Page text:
WRITING STYLE: 4/5
ENTERTAINMENT QUOTIENT: 4.5/5
Now that the mythological fiction genre has picked up momentum from its humble beginnings, the trend shows no signs of slowing. It often gets confusing for a reader to differentiate a good book from a mediocre one and that’s where I come in. I got a chance to read and review “Palace of Assassins” by Aditya Iyengar as part of the Flipkart Book Review Program, and since I am an ardent lover of mythology, I readily agreed for a review copy.
Palace of Assassins: The Rise of Ashwatthama is the story of Ashwatthama told after the conclusion of the great war of Kurukshetra which resulted in the Pandavas winning over the Kauravas. Ashwatthama wakes up one day, after the war, and remembers to his horror the fateful night when he was inflicted with the immortal curse by Krishna. To further aggravate his suffering, he has also been given the Leper’s curse which immediately makes him unwanted to anyone near him.
Before long, Ashwatthama realizes there is a gemstone which has the power to cure his leprosy and restore his mortality. Knowing this, he starts on a quest to find the stone, set things straight and also seek revenge for the wrongs that have been done unto him. But all this is not as easy as it seems. He will have to fight unknown enemies, learn to live with his inner demons, get used to being shunned and will even have to sacrifice the love of his life. To know what happens next to Ashwatthama, I suggest you read this exciting novel yourself.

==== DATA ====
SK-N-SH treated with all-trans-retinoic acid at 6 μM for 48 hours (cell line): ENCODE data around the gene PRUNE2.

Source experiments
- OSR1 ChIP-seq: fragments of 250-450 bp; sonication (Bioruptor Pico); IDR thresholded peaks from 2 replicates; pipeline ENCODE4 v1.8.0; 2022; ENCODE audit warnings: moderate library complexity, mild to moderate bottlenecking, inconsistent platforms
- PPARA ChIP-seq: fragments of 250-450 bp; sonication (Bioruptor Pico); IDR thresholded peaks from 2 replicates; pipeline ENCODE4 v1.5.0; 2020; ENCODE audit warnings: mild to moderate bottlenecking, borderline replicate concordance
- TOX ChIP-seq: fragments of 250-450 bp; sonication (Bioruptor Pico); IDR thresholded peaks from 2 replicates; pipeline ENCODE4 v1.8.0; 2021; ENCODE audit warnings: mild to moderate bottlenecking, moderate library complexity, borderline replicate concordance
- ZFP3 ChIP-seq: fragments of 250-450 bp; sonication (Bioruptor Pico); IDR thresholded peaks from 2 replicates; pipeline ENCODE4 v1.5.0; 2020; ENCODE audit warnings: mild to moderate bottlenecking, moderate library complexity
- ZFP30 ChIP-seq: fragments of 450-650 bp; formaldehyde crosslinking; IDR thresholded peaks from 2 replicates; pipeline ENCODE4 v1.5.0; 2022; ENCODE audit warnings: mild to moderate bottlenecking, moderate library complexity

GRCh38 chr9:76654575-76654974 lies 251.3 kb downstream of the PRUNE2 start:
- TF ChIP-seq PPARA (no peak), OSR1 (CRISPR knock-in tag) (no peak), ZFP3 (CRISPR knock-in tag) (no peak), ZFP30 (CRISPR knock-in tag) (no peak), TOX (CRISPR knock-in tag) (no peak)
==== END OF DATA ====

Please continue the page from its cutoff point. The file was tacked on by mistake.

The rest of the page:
I liked the plot of the book and the writing style of the author. The plot is one-dimensional and focuses singularly on the journey of Ashwatthama. This makes the book a much breezy and uncomplicated read. The characters of this book are an okay bunch. I liked the way Ashwatthama has neither been portrayed as a hero nor as a villain. He looks like a man on a self-discovery mission. There were instances when I thought he should have been showcased as a stronger character (more warrior like) but I think the author might have something else in his mind. Maybe he has planned Ashwatthama’s story in a different way.
“Palace of Assassins” reads like a thriller, there is always an element of intrigue and the reader is forced to turn pages at a fast pace. And finally, the book ends on an even grander note. There is a lot of promise in Aditya’s writing. He writes with finesse and maintains the pace of the story throughout the book. But the best part of the book is its end. It is sensational, electrifying and totally awesome. Multiple revelations grace the end and that is what makes this book such a winner.
Though there is no mention that the book is a part of any series, the end tells you that it is not the case. There will definitely be a second or even third part and I simply cannot wait to find out what happens next in Ashwatthama’s story. Needless to state, “Palace of Assassins” deserves four and a half out of five stars in the entertainment quotient and I recommend it to everyone who is a fan of mythological fiction.
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